Additional tests if cervical cancer is diagnosed
If a biopsy reveals cancer, other tests may not be necessary if cervical cancer is caught at an early.
However, based on the stage of the disease and a physical exam, your doctor may order one or more of these tests to see if the cervical cancer has spread:
- Proctoscopy is a visual inspection of the rectum with the use of a proctoscope. This lighted tube to check for spread of cervical cancer is inserted into the rectum.
- ·Cystoscopy allows your doctor to check inside your urethra and bladder to see if cancer has spread to these areas. A cystoscope, a slender tube with a lens and a light, is placed into the bladder through the urethra. Biopsy samples can be removed during the procedure for testing. Cystoscopy can be performed under local or general anesthesia.
- Imaging studies can reveal if cervical cancer has spread to other parts of your body, and the information will help your doctor work out a treatment plan that’s right for your case. For example, if your tumor is large or if there is reason to think the cancer has spread, computed tomography (CT) scans or magnetic resonance imaging (MRI) may be performed, depending on which imaging is best for your specific situation. Positron emission tomography (PET) scans can also be helpful in locating cancer that has spread to lymph glands or is thought to have spread but has not been located, the American Cancer Society points out. Pet scans use a form of radioactive glucose that cancer cells absorb, enabling a special camera to pinpoint where cervical cancer cells have spread.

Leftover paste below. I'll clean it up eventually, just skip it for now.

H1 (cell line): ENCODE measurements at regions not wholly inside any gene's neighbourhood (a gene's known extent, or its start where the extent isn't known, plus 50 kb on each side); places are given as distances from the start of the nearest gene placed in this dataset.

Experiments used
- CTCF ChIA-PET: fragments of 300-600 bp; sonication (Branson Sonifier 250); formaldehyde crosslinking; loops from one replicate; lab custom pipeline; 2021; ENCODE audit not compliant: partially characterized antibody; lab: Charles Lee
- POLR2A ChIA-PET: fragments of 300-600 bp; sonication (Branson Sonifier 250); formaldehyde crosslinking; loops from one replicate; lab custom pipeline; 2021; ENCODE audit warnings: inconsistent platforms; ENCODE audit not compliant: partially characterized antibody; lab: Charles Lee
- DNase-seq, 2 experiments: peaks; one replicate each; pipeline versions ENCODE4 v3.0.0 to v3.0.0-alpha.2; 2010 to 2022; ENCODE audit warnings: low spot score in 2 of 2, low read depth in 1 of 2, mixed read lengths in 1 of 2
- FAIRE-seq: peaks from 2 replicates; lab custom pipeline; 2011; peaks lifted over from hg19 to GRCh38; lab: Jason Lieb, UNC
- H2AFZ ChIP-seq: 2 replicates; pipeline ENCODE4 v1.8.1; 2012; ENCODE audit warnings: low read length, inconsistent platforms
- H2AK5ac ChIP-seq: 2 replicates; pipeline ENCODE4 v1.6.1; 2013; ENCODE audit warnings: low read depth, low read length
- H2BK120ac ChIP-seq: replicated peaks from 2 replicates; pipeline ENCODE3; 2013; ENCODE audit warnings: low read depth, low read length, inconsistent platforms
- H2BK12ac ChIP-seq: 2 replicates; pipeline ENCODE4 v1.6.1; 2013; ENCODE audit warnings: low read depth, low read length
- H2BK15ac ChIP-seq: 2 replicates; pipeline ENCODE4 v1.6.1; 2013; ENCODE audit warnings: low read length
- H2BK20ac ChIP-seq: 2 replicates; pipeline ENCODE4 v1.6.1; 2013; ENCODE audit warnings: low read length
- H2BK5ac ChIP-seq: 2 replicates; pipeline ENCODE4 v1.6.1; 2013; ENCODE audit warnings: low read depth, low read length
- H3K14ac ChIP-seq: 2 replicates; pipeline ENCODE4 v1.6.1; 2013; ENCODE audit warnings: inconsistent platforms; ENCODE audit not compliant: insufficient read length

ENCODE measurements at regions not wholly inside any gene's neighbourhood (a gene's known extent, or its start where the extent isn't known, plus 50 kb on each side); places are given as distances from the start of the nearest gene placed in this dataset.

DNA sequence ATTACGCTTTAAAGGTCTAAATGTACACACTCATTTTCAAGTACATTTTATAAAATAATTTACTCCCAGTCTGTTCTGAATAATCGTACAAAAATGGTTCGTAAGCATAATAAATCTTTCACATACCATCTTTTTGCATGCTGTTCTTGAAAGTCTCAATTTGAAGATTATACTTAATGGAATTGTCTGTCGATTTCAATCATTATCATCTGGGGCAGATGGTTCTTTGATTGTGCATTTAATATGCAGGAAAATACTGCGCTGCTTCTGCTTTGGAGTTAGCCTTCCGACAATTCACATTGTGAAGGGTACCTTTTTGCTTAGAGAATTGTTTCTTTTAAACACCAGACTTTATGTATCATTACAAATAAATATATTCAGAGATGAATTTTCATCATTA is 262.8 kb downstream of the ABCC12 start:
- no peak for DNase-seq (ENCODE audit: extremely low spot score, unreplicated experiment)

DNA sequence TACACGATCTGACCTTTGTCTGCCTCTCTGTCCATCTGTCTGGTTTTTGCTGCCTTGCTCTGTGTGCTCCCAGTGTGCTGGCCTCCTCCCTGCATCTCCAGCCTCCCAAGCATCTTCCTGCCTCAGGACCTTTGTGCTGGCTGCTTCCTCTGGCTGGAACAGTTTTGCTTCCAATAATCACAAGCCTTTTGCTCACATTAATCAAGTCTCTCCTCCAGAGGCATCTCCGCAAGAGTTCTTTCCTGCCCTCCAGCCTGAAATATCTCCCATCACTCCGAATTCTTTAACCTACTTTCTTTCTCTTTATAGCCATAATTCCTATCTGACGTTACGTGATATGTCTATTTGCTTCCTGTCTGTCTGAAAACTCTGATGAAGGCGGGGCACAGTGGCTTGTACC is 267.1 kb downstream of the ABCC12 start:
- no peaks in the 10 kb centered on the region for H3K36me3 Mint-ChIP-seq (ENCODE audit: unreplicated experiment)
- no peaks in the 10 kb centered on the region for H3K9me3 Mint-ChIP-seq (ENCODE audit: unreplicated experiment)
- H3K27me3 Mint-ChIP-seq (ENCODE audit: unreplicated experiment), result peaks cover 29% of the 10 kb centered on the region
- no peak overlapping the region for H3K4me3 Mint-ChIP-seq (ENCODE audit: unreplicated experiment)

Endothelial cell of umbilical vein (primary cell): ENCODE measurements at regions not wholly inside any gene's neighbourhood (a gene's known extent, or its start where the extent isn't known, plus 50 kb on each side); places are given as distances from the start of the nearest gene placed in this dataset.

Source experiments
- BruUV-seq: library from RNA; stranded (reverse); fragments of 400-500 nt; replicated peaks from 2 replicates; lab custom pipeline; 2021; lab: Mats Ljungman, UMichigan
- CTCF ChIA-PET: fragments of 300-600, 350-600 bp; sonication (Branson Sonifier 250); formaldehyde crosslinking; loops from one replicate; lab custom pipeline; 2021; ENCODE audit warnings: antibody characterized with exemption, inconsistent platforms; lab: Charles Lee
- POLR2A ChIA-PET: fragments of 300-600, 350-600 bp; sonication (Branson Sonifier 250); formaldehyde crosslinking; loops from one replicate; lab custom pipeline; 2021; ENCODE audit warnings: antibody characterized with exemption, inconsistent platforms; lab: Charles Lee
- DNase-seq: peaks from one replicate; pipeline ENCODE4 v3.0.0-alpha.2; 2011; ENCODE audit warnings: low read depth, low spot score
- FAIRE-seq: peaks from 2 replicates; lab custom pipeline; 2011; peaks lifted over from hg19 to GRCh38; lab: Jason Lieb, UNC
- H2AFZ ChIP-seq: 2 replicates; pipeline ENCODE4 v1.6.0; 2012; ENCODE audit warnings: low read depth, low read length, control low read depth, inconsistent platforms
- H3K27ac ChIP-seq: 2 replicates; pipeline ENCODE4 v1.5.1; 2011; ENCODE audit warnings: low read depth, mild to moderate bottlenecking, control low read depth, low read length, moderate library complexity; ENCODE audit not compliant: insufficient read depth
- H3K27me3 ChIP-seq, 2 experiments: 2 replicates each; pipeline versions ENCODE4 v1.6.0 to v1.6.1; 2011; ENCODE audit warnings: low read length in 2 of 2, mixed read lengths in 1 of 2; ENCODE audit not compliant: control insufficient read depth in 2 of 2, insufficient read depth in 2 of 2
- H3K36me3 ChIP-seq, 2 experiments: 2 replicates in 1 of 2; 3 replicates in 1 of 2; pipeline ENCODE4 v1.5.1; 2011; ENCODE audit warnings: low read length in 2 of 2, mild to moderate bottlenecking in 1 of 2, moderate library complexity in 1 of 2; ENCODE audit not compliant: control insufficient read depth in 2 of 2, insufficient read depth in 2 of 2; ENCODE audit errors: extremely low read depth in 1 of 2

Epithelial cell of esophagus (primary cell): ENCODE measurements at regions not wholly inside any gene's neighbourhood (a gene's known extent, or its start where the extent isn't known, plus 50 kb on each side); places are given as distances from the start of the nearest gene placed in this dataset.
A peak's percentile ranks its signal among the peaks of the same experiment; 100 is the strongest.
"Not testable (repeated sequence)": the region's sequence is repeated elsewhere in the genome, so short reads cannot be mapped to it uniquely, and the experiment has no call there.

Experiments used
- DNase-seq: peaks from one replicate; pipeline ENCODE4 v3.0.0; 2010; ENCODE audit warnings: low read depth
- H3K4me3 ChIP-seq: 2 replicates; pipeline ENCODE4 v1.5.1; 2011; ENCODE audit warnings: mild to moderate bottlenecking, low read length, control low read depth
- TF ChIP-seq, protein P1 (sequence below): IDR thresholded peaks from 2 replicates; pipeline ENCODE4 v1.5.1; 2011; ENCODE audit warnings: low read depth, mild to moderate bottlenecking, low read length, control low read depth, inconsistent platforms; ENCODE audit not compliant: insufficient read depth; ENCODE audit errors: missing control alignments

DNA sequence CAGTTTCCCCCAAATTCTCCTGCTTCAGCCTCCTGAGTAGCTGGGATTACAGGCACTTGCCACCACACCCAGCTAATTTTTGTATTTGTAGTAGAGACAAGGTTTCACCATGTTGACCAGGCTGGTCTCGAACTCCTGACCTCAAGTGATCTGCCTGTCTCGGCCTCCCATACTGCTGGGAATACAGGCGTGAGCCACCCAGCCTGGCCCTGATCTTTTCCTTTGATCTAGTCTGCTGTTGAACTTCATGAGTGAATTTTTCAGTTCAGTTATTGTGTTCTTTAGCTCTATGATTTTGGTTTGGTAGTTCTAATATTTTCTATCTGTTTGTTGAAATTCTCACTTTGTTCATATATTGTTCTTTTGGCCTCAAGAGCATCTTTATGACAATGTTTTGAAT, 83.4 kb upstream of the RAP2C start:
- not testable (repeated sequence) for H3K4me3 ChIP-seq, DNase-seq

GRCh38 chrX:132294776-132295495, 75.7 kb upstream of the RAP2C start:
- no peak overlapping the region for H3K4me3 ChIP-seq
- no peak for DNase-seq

January 08, 2018
Janet O’Dell, RN